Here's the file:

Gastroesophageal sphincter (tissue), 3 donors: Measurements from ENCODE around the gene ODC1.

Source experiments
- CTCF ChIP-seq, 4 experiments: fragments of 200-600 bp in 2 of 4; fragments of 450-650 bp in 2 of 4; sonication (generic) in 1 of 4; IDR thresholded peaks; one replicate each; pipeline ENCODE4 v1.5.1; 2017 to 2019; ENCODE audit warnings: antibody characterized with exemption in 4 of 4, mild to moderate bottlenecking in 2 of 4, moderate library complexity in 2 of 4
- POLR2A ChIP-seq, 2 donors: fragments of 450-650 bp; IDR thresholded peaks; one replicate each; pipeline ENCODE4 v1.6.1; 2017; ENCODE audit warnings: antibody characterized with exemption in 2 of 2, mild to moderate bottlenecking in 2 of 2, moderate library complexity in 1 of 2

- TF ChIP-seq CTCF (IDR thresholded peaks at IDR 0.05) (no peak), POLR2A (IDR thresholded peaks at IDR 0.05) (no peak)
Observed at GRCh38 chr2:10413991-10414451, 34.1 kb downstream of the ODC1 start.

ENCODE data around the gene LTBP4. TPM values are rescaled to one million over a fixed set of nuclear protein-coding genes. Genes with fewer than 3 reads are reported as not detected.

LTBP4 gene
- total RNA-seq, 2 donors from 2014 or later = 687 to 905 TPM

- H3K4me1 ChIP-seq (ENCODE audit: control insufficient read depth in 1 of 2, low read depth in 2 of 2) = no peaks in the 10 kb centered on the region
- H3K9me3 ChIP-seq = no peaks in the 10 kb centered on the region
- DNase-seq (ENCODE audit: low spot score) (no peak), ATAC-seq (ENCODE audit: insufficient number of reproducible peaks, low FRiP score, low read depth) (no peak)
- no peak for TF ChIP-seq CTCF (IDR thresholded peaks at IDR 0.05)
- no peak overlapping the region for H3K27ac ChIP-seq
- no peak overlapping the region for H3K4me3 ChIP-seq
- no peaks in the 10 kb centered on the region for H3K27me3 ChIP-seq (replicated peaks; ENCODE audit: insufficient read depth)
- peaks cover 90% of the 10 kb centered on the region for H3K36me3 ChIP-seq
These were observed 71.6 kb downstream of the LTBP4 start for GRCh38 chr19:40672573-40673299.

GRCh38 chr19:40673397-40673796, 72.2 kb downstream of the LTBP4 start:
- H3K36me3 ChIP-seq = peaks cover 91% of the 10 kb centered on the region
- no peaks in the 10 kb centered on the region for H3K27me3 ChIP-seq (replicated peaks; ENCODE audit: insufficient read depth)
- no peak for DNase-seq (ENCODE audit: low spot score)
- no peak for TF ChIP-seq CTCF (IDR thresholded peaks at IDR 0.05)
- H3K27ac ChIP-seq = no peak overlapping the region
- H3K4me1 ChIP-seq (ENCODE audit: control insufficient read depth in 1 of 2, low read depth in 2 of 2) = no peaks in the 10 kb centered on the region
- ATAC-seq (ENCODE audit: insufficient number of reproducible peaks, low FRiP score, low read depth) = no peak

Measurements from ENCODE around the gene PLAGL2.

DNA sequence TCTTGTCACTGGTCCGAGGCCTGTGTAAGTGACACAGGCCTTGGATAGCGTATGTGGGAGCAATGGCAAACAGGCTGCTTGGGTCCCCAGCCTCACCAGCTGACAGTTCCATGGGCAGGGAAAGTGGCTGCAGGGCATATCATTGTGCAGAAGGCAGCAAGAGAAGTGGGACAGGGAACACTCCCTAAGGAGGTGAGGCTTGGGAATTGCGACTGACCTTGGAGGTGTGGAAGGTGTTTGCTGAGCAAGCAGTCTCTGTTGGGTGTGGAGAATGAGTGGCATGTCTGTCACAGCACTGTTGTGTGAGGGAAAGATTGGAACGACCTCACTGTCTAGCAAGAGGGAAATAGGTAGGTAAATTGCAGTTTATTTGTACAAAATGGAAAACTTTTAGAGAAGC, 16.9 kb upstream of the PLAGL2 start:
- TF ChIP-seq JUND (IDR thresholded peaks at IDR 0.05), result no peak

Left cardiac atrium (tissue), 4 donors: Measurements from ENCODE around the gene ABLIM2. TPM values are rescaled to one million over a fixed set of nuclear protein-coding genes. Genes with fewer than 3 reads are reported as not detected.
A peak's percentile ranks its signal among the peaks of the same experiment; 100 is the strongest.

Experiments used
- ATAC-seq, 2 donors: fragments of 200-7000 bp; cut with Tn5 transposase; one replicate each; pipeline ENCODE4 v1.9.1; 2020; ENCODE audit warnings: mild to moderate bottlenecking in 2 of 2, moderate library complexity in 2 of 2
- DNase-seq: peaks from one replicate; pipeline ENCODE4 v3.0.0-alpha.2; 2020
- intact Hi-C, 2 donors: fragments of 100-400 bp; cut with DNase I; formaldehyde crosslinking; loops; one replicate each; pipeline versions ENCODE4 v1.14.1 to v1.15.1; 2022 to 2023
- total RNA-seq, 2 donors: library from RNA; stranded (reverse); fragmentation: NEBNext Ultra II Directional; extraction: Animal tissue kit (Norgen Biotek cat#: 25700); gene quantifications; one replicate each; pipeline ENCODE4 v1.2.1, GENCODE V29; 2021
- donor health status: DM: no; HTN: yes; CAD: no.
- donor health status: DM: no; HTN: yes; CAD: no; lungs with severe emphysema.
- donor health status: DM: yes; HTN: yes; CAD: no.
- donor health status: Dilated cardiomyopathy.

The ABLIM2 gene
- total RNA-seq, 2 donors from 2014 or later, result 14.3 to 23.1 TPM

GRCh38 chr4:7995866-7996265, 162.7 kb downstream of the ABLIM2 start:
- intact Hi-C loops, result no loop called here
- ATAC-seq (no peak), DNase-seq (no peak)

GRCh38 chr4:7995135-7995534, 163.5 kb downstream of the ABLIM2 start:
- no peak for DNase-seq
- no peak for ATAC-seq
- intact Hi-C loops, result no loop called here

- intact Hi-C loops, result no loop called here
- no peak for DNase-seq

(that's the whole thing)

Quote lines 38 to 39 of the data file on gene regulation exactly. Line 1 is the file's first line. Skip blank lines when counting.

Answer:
- donor health status: DM: no; HTN: yes; CAD: no; lungs with severe emphysema.
- donor health status: DM: yes; HTN: yes; CAD: no.